The Mzansi Magnet – With Money Like This Who Needs Europe?
Harare – In just one night, Bafana Bafana goalkeeper Itumeleng Khune, walked away R575 000 richer for sweeping the board at the 2012/2013 South African premiership awards ceremony, rich pickings which observers say provide the magnet to keep the Mzansi players at home.
The Kaizer Chiefs’ skipper was the outstanding performer in the just-ended season and got due rewards for his excellent show as he won the Footballer of the Season, Players’ Player of the Year, Goalkeeper of the Year and Nedbank Player of the Year awards.
Khune collected R250 000 for being voted Footballer of the Season ‑ the first goalkeeper to win the award in more than 10 years, R150 000 for being voted by his fellow professionals as Player of the Season, R125 000 for being the best player in the Nedbank Cup and R50 000 for being the Goalkeeper of the Year.
It means that in just one night, Khune took home approximately US$63 000, quite a substantial figure in earnings in football on the continent, as Africa’s richest football league flexed its muscles and rewarded its best performers handsomely.
Chiefs were also big winners, in the just-ended season, pocketing R10 million for winning their first league title in eight years and a further R7 million for completing the League and Cup double by securing the Nedbank Cup on the final day of the season.
The Amakhosi‘s combined earnings of R17 million, about US$2 million, is a bigger cheque than what is offered by the Confederation of African Football (CAF) to the winners of their annual Champions League trophy.
Zimbabwe international striker, Cuthbert Malajila, came third in the Golden Boot race, in his first full season in the South African Premiership, and said the professional set-up in Mzansi is the best, by far, in terms of football on the continent.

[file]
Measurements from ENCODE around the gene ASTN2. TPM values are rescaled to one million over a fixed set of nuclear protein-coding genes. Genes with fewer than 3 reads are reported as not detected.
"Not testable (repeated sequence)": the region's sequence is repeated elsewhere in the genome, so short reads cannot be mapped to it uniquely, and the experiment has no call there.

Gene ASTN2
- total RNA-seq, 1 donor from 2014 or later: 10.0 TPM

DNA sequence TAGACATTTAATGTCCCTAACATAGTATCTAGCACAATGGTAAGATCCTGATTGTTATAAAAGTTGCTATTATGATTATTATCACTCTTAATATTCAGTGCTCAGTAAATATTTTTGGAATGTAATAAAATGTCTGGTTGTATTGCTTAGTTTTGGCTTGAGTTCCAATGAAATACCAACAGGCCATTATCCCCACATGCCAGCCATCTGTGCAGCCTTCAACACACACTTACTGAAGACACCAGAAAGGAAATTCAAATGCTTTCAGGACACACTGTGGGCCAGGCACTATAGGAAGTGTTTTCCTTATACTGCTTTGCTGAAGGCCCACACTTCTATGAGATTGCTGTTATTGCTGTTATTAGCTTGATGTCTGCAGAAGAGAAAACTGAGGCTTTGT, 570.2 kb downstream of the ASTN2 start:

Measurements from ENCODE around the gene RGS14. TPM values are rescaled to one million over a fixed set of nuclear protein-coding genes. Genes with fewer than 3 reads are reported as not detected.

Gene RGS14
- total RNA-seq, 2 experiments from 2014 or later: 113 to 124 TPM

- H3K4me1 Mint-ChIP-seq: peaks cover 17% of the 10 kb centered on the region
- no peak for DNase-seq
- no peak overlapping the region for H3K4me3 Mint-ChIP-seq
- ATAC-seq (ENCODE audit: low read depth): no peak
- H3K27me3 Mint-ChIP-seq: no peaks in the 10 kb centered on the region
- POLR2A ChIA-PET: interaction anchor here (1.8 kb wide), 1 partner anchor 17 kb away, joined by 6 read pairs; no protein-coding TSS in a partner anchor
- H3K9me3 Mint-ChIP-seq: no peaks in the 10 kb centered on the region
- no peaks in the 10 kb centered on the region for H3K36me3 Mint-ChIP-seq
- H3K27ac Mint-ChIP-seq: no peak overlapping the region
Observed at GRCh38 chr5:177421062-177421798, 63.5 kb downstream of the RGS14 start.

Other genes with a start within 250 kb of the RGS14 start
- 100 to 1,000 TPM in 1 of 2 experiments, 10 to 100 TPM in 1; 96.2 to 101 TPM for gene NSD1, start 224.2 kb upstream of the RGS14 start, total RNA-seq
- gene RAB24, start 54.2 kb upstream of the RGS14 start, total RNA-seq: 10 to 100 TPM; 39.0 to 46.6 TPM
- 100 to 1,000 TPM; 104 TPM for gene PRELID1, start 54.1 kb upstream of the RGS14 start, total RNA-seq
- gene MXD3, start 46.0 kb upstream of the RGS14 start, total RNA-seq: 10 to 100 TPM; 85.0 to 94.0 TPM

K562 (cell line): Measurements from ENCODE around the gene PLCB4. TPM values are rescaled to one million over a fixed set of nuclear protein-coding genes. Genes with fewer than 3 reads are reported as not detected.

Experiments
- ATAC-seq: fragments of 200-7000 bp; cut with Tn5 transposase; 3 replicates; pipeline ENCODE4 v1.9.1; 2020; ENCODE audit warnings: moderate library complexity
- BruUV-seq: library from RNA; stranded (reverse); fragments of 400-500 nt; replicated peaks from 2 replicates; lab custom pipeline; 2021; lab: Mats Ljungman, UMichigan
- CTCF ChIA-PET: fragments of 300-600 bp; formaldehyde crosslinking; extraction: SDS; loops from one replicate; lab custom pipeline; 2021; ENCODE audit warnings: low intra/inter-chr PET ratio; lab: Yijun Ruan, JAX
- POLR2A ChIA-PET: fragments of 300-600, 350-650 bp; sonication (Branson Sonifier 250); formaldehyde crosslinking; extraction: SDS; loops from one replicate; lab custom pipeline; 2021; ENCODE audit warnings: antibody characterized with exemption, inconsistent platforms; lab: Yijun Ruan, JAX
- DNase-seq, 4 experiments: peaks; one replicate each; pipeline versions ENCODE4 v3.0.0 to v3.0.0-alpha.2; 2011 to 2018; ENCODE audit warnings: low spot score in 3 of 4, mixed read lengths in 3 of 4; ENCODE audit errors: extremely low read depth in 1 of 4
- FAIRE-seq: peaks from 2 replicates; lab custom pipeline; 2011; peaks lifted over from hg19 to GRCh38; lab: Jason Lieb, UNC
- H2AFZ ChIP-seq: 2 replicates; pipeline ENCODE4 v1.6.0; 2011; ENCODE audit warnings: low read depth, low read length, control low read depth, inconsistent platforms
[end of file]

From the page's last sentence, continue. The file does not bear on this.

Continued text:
Malajila had a brief spell in Libya before the civil war forced his early exit.
“The professionalism in South African football is the best that we have in Africa and you feel it, when you play there, that you are in a very professional set-up and you have to also respond accordingly, fulfil the expectations of a professional footballer,” Malajila told The Southern Times.
“I was playing for a small club, in terms of South African football (Maritzburg United), but they are very professional and it forces you, as a player, to try and do your best so that the goals of the club are met.
“The players deserve whatever amount they are getting because they really work very hard, in a very challenging atmosphere, and there is no room for failure.”
With mega earnings like what Khune took home on Sunday night, and players now getting as much as R300 000 in salaries per month, does that explain why some of the South African players are not under pressure to go to Europe and look comfortable playing at home?
When the 2010 World Cup exploded, there was a general expectation that a number of prominent South African footballers would cross the oceans and start plying their trade in Europe.
One of those players was Khune, who was the Bafana Bafana first-choice ‘keeper, while there were a lot of expectations on striker Katlego Mphela.
But, three years down the line, the major players in that Bafana Bafana team are still playing at home in Super Diski.
“South African football now pays more, in terms of both basic earnings and incentives, than some of the leagues in Europe and you can only count just a number of leagues that pay more – England, Italy, Spain, Germany, France – and you are talking about the heavyweights,” said Zimbabwe football agent, George Deda.
“There is also the issue of the home comforts, this is their country and they are used to it, the food, the climate, the lifestyle, you name it.
“They are citizens in that country and they can have one drink too many and when they are stopped by a police officer, they can be let off because they are the heroes and he or she maybe supports Chiefs or (Orlando) Pirates or (Mamelodi) Sundowns.
“These guys are superstars at home and you see their faces on the billboards and on television adverts and that won’t be the case when they go to play in Europe because there are far better players there, the Rooneys, the Ronaldos and the Messis.
“With such financial security, such great weather conditions and having the family and friends right on your doorstep, who really needs a move to Europe, unless it is to the big leagues but you know that it’s not easy breaking into those leagues.”